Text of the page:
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Home of the Week: Chateau on Lake Arrowhead

Paris (France)Building MaterialFranceMetal and Mineral

Glen and Linda Keane felt guilty about tearing down the O'Melveny family home. After all, John O'Melveny was part of a group of Los Angeles businessmen who formed Lake Arrowhead Co. in the 1920s and oversaw the lake's development into a popular resort destination.

But the Keanes couldn't work with the 1931 home anymore. "Previous owners had added wings that actually blocked the lake views," Linda Keane said. "It no longer had the charm it once had."

The Keanes, who had lived in France for several years and were smitten by its architecture, were in Paris when they contacted architect Richardson Robertson III in Los Angeles to set up an appointment. The person who answered the phone told them that Robertson was out of the country — in Paris of all places.

They gravitated to Robertson's Nouveaux Beaux-Arts style, and a deal was inked to create a French Normandy design appearing as though it was already a century old. Construction began in 2002 and took more than five years to complete.

Arrowhead Pointe, which is set back on a peninsula between Shelter Cove and Winter Harbor Cove, features a classic center turret, a steeply pitched roof (with imported tri-colored patina clay tiles) and randomly spaced rafter tails. The granite stone that wraps around the home was harvested from the local mountains, the lake's shoreline and Christmas Tree Island — a small island a few yards offshore that's visible only when the water level is lower than normal. Stone chimneys flank the turret and a drive-through archway connects the main house to the guesthouse.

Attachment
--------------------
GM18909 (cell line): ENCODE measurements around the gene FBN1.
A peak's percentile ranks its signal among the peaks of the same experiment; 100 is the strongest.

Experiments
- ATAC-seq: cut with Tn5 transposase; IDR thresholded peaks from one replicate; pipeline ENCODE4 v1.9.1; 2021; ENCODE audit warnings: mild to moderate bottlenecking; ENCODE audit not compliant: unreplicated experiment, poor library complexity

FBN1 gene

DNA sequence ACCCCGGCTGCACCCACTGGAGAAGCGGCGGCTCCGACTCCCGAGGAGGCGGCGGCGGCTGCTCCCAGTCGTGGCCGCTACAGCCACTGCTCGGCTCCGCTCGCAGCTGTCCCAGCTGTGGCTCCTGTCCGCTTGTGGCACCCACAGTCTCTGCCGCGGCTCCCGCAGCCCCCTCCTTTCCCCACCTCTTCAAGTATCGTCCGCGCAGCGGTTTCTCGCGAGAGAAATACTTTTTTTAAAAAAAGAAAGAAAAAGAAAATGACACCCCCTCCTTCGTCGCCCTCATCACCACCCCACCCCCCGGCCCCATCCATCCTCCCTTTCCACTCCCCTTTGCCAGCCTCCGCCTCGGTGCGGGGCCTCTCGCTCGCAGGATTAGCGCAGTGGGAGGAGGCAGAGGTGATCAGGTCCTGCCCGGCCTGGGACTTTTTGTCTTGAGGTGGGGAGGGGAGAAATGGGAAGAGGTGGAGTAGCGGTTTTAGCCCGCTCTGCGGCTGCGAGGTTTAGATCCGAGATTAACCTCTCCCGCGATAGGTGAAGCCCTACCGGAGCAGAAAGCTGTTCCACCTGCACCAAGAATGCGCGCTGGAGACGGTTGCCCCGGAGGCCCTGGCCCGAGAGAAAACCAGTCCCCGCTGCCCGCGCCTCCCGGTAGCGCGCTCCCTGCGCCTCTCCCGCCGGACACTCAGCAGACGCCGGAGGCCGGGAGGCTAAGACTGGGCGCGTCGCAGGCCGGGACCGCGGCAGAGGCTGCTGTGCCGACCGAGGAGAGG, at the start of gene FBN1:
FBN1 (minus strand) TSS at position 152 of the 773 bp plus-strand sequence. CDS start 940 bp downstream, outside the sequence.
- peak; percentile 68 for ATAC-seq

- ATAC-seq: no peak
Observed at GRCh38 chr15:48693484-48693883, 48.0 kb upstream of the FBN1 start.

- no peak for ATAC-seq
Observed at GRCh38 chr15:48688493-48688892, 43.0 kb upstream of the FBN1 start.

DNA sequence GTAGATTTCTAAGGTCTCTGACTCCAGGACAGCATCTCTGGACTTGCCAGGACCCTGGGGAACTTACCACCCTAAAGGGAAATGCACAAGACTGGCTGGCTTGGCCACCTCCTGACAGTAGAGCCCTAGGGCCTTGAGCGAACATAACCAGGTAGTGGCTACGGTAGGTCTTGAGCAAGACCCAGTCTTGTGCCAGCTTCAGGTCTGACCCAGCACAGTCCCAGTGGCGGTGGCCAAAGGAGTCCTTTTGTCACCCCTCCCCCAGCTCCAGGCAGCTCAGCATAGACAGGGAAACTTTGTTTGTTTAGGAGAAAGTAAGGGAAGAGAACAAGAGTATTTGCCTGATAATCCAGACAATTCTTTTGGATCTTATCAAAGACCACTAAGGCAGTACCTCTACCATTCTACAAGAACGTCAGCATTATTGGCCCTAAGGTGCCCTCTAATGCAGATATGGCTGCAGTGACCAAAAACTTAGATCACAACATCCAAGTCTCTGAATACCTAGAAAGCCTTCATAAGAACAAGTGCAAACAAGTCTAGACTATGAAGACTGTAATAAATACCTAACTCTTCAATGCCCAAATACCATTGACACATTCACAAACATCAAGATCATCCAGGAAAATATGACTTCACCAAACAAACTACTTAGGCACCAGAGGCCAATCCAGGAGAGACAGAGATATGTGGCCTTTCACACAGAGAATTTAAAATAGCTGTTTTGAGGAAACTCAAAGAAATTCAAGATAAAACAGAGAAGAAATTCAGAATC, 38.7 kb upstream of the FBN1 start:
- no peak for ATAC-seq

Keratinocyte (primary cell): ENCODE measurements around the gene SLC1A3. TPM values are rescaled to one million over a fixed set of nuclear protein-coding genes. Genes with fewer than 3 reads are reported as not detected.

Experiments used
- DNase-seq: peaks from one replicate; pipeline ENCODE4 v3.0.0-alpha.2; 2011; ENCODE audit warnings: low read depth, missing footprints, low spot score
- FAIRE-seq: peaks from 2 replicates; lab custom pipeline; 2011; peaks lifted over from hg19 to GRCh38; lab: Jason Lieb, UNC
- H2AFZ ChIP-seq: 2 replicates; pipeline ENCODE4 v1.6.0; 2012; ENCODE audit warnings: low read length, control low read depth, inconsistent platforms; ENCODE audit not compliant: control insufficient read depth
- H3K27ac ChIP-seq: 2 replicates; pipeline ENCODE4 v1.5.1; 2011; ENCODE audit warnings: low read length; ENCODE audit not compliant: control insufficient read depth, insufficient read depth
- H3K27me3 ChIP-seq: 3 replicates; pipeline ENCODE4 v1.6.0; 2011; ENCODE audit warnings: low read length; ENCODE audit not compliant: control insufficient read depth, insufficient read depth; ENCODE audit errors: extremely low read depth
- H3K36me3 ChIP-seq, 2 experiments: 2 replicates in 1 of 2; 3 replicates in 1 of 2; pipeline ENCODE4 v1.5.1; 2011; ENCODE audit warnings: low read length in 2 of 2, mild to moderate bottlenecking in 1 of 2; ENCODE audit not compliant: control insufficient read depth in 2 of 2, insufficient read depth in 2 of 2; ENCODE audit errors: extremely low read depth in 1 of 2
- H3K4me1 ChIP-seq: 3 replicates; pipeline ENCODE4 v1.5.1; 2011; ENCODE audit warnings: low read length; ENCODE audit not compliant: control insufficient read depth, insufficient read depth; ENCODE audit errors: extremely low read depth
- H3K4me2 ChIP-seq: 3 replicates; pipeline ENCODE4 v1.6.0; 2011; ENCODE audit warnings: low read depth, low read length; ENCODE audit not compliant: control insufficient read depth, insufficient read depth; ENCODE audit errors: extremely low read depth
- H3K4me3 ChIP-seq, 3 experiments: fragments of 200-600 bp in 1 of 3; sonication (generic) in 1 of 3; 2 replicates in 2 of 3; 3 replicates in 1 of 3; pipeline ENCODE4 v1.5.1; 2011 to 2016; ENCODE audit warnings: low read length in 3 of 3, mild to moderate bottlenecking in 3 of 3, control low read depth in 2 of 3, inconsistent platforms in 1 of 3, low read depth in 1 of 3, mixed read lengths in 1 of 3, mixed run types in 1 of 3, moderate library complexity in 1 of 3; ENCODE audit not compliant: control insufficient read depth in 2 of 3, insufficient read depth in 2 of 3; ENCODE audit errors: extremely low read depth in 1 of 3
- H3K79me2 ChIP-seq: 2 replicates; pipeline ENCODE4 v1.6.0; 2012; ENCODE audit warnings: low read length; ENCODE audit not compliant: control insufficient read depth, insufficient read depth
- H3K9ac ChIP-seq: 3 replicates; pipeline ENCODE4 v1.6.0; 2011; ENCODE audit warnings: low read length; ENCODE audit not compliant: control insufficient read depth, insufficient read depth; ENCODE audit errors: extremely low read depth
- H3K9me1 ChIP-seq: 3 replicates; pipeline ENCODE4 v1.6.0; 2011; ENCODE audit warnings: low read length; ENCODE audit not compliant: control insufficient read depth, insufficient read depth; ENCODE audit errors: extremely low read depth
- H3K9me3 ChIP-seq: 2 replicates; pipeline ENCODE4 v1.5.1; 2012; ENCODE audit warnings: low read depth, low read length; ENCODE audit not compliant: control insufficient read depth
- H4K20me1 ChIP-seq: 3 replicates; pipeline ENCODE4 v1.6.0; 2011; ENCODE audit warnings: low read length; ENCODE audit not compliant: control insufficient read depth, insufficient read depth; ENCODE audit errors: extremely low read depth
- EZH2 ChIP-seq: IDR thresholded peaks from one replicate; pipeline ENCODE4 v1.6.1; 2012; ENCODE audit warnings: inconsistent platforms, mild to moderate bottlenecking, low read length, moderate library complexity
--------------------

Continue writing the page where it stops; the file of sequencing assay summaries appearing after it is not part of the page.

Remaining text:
French sculptor Emmanuel Fillion carved a pair of limestone bear corbels on either side of the quartersawed white oak front door. Fillion's sculptures also can be found on several interior fireplace mantels.

Inside, Massangis French limestone covers the entry and foyer floor.

Interior walls are textured in several coats of plaster — made to appear as if it is covering stone — one of many subtleties that give the home an older appearance. Windows are of single-pane restoration glass.

The vaulted, open-beam Douglas fir ceiling in the living room rises more than 30 feet at its peak. It's shaped like the interior of a ship's hull. Two circular black iron custom chandeliers hang in the center. Three sets of French doors on the north and south wall allow sunlight to stream into the large, rectangular room.

Aligned archways provide a direct sight line from the library through the living room and foyer and into the symmetrical dining room that's designed to look like a wood-paneled brasserie. The terra cotta marble fireplace was imported from France. Ceiling beams are bleached and glazed to achieve a honey-colored look. The same effect was used on the wood beams in the master suite, breakfast room and kitchen. The floors in the breakfast room and kitchen are covered with handmade Parefeuille tiles arranged in different patterns.

Antique painted alder wood cabinets line the kitchen walls, and a double-oven Wolf gas range is enclosed in stone.

From the butler's pantry, stairs lead down to the game room, a wine cellar and a 15-seat home theater with additional bar seating.

A skinny circular iron stairway leads up to a balcony that frames the white-oak-paneled library on three sides and has an alcove sitting area.

The connecting work studio is more rustic than the other living spaces. It features two chandeliers made of deer and moose antlers. The stone cut for the fireplace is the same as that used on the exterior. A log was carved into a mantle.

To submit a candidate for Home of the Week, send high-resolution color photos on a CD, caption information, the name of the photographer and a description of the house to Lauren Beale, Business, Los Angeles Times, 202 W. 1st St., Los Angeles, CA 90012. Questions may be sent to homeoftheweek@latimes.com.

Copyright © 2014, Los Angeles Times
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Paris (France)Building MaterialFranceMetal and Mineral
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